Becoming a Black Belt

Think about a black belt, as something you lose, not something you win. Sawaki Kodo, a Zen master, often said, “Winning is suffering, losing is enlightenment.” If one asks the difference between today’s and past practitioners, I would answer that past practitioners saw training as “loss.” They abandoned everything for their art and practice, families, work, security, fame, money, to develop themselves. Today, they just think about winning. “I want this, I want that.” We want to practice martial arts but we also want money, fame, cell phones and everything anyone can have.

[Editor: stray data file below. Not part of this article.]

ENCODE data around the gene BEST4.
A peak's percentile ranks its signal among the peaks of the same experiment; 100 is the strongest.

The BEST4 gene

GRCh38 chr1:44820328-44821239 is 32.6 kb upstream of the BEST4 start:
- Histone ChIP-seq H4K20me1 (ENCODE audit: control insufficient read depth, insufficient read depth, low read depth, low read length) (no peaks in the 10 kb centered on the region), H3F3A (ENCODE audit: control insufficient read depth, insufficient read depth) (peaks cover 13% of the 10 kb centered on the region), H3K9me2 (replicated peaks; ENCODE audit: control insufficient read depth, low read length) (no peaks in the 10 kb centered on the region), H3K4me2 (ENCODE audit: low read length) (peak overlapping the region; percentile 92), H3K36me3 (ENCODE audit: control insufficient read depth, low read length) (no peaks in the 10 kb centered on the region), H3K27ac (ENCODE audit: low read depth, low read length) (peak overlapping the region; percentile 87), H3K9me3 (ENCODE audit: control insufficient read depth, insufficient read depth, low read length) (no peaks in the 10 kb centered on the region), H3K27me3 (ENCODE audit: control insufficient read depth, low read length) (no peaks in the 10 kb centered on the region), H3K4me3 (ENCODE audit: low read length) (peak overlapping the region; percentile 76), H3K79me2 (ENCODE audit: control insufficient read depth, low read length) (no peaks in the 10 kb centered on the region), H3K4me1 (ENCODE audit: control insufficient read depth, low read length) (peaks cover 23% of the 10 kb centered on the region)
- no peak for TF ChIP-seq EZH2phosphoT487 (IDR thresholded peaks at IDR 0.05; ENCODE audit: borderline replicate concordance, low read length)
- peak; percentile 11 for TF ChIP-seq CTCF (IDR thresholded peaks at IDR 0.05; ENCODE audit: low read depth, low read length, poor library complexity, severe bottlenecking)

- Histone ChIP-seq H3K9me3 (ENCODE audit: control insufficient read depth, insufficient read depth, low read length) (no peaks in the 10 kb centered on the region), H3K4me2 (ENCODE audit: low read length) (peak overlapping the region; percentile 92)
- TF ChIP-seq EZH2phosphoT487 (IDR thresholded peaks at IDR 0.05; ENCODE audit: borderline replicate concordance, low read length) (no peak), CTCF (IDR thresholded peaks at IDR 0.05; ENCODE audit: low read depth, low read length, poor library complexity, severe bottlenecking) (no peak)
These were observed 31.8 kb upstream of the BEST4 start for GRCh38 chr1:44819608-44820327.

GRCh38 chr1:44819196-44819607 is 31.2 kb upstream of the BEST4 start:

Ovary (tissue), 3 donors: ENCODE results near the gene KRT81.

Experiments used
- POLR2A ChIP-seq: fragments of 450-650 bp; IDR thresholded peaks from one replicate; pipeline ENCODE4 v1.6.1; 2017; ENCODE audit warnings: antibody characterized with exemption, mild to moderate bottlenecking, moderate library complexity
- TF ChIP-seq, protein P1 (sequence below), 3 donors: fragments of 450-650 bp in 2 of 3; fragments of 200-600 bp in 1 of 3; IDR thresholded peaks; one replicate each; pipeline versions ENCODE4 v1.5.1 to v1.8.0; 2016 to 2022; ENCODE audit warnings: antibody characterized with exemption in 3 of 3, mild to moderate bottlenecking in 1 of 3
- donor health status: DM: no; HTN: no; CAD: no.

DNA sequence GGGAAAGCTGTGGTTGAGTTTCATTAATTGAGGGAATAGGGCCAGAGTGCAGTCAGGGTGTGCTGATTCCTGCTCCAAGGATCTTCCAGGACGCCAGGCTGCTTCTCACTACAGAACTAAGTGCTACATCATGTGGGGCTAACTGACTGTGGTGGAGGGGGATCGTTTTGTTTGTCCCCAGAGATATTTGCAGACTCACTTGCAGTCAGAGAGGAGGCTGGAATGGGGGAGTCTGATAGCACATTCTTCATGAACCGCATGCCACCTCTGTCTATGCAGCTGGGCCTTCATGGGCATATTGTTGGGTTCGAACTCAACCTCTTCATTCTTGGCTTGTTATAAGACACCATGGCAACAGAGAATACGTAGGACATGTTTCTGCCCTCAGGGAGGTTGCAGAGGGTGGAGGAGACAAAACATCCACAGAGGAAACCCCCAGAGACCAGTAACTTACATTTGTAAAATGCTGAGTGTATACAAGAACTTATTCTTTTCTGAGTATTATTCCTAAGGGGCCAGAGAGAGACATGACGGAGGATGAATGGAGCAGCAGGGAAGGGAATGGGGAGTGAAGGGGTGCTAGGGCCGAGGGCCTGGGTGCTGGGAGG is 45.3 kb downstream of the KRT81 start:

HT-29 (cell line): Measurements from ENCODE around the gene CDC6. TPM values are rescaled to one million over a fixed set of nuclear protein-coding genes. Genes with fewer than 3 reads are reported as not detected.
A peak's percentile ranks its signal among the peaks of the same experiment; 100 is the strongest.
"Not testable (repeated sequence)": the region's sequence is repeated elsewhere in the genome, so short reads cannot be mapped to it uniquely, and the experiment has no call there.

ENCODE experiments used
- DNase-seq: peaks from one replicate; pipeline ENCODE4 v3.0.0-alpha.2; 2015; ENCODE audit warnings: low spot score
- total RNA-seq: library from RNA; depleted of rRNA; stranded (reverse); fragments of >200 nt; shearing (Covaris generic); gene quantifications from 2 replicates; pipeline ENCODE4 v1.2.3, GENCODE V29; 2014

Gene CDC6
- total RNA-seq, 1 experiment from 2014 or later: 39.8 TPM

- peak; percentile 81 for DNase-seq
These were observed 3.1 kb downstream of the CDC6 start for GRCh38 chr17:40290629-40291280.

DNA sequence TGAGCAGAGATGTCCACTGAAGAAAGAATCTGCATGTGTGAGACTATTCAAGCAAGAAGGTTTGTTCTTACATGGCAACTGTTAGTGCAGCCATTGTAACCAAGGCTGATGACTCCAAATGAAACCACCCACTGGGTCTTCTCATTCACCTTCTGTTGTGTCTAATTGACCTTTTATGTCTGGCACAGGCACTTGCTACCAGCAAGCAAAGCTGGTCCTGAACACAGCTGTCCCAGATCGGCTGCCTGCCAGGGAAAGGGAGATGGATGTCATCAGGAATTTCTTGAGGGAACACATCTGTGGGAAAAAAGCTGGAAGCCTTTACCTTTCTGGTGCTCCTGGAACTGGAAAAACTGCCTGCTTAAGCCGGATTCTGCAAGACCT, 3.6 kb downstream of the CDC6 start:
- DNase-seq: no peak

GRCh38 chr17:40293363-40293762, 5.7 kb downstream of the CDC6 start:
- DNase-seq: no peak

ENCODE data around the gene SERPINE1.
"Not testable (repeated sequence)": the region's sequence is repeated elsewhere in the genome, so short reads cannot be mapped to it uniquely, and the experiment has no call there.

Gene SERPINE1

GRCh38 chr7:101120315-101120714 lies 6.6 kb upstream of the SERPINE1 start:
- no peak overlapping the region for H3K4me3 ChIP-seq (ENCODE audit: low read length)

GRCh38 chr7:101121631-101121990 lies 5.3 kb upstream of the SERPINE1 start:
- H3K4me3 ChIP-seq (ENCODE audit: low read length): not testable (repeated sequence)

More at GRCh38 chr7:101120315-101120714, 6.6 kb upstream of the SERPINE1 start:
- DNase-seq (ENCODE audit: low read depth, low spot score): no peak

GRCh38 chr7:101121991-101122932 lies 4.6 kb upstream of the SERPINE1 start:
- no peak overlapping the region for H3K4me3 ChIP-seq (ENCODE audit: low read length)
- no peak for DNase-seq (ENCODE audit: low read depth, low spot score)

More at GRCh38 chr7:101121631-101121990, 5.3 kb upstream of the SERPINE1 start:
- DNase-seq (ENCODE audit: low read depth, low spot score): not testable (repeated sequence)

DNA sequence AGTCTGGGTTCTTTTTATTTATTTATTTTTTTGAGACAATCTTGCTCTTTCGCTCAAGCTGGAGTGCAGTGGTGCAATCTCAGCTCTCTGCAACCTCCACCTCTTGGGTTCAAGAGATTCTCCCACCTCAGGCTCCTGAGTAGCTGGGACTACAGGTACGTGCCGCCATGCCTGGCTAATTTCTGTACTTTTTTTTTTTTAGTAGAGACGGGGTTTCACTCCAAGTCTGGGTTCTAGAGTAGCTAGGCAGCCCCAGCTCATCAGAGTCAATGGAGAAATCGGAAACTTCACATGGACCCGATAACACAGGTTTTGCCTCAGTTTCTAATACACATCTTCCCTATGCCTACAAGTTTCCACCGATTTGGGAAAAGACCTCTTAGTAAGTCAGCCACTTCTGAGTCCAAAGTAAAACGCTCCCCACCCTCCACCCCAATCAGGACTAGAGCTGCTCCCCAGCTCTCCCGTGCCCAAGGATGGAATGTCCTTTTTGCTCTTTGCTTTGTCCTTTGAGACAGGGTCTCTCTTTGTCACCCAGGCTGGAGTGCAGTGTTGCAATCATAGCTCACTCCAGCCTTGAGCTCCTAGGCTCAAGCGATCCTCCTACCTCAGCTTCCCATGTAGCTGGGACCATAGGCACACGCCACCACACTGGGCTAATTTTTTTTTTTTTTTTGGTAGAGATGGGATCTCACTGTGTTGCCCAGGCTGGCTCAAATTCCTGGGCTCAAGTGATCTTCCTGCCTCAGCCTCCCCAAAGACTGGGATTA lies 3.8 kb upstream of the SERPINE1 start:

When the student looks at his training from the standpoint of loss rather than gain, he approaches the spirit of mastery, and truly becomes brave as a black belt. Only when you finally give up your thoughts on track exams, trophies, fame, money, and art mastery itself, do you realize that your PRACTICE is the most important. Be humble, be kind, take care of others and put everyone ahead of you. To study martial art is to study your true self yourself. This has nothing to do with graduations. A great Zen master once said: “To study the self is to forget the self. To forget the self is to understand all things.


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